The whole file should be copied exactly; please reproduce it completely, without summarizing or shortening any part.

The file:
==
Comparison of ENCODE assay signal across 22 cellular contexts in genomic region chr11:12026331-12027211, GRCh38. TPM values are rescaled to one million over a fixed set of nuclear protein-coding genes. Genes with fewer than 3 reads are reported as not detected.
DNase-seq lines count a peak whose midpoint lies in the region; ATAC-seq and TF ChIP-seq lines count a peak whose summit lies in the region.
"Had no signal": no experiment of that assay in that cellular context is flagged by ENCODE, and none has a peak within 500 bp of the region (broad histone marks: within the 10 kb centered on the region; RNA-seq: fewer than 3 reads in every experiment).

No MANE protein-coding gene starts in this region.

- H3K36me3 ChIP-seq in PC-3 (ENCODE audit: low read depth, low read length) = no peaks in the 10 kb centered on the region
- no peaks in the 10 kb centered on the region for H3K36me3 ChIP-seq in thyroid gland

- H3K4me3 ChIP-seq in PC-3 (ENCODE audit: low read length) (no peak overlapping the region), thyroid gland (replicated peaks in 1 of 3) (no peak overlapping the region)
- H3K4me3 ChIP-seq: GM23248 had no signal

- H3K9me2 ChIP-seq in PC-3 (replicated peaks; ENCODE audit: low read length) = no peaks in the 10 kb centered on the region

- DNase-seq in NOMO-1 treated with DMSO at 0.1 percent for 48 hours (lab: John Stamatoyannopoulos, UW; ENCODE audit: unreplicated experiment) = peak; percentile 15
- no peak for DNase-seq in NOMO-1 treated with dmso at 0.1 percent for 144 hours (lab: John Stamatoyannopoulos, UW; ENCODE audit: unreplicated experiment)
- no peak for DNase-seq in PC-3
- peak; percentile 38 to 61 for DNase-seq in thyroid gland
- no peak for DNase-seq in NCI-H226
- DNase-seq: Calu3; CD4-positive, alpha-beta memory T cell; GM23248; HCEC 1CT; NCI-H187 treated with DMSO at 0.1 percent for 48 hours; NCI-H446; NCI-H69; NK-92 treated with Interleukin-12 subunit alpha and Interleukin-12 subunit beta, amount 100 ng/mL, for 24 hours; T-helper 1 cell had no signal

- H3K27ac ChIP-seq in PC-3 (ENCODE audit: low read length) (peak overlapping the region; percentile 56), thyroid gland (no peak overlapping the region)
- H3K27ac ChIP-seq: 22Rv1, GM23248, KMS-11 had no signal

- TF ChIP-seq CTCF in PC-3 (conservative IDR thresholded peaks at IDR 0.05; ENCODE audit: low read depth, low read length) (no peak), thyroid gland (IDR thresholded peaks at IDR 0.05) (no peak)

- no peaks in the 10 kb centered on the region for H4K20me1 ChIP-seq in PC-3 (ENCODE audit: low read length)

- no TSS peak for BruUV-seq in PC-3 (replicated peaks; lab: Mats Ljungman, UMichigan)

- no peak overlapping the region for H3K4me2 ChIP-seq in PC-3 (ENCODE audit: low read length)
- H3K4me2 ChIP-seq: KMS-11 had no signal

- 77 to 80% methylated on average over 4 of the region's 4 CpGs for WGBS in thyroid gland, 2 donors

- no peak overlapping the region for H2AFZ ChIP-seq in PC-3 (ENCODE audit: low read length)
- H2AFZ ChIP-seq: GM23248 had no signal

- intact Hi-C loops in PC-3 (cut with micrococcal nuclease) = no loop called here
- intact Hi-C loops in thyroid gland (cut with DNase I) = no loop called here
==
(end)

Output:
Comparison of ENCODE assay signal across 22 cellular contexts in genomic region chr11:12026331-12027211, GRCh38. TPM values are rescaled to one million over a fixed set of nuclear protein-coding genes. Genes with fewer than 3 reads are reported as not detected.
DNase-seq lines count a peak whose midpoint lies in the region; ATAC-seq and TF ChIP-seq lines count a peak whose summit lies in the region.
"Had no signal": no experiment of that assay in that cellular context is flagged by ENCODE, and none has a peak within 500 bp of the region (broad histone marks: within the 10 kb centered on the region; RNA-seq: fewer than 3 reads in every experiment).

No MANE protein-coding gene starts in this region.

- H3K36me3 ChIP-seq in PC-3 (ENCODE audit: low read depth, low read length) = no peaks in the 10 kb centered on the region
- no peaks in the 10 kb centered on the region for H3K36me3 ChIP-seq in thyroid gland

- H3K4me3 ChIP-seq in PC-3 (ENCODE audit: low read length) (no peak overlapping the region), thyroid gland (replicated peaks in 1 of 3) (no peak overlapping the region)
- H3K4me3 ChIP-seq: GM23248 had no signal

- H3K9me2 ChIP-seq in PC-3 (replicated peaks; ENCODE audit: low read length) = no peaks in the 10 kb centered on the region

- DNase-seq in NOMO-1 treated with DMSO at 0.1 percent for 48 hours (lab: John Stamatoyannopoulos, UW; ENCODE audit: unreplicated experiment) = peak; percentile 15
- no peak for DNase-seq in NOMO-1 treated with dmso at 0.1 percent for 144 hours (lab: John Stamatoyannopoulos, UW; ENCODE audit: unreplicated experiment)
- no peak for DNase-seq in PC-3
- peak; percentile 38 to 61 for DNase-seq in thyroid gland
- no peak for DNase-seq in NCI-H226
- DNase-seq: Calu3; CD4-positive, alpha-beta memory T cell; GM23248; HCEC 1CT; NCI-H187 treated with DMSO at 0.1 percent for 48 hours; NCI-H446; NCI-H69; NK-92 treated with Interleukin-12 subunit alpha and Interleukin-12 subunit beta, amount 100 ng/mL, for 24 hours; T-helper 1 cell had no signal

- H3K27ac ChIP-seq in PC-3 (ENCODE audit: low read length) (peak overlapping the region; percentile 56), thyroid gland (no peak overlapping the region)
- H3K27ac ChIP-seq: 22Rv1, GM23248, KMS-11 had no signal

- TF ChIP-seq CTCF in PC-3 (conservative IDR thresholded peaks at IDR 0.05; ENCODE audit: low read depth, low read length) (no peak), thyroid gland (IDR thresholded peaks at IDR 0.05) (no peak)

- no peaks in the 10 kb centered on the region for H4K20me1 ChIP-seq in PC-3 (ENCODE audit: low read length)

- no TSS peak for BruUV-seq in PC-3 (replicated peaks; lab: Mats Ljungman, UMichigan)

- no peak overlapping the region for H3K4me2 ChIP-seq in PC-3 (ENCODE audit: low read length)
- H3K4me2 ChIP-seq: KMS-11 had no signal

- 77 to 80% methylated on average over 4 of the region's 4 CpGs for WGBS in thyroid gland, 2 donors

- no peak overlapping the region for H2AFZ ChIP-seq in PC-3 (ENCODE audit: low read length)
- H2AFZ ChIP-seq: GM23248 had no signal

- intact Hi-C loops in PC-3 (cut with micrococcal nuclease) = no loop called here
- intact Hi-C loops in thyroid gland (cut with DNase I) = no loop called here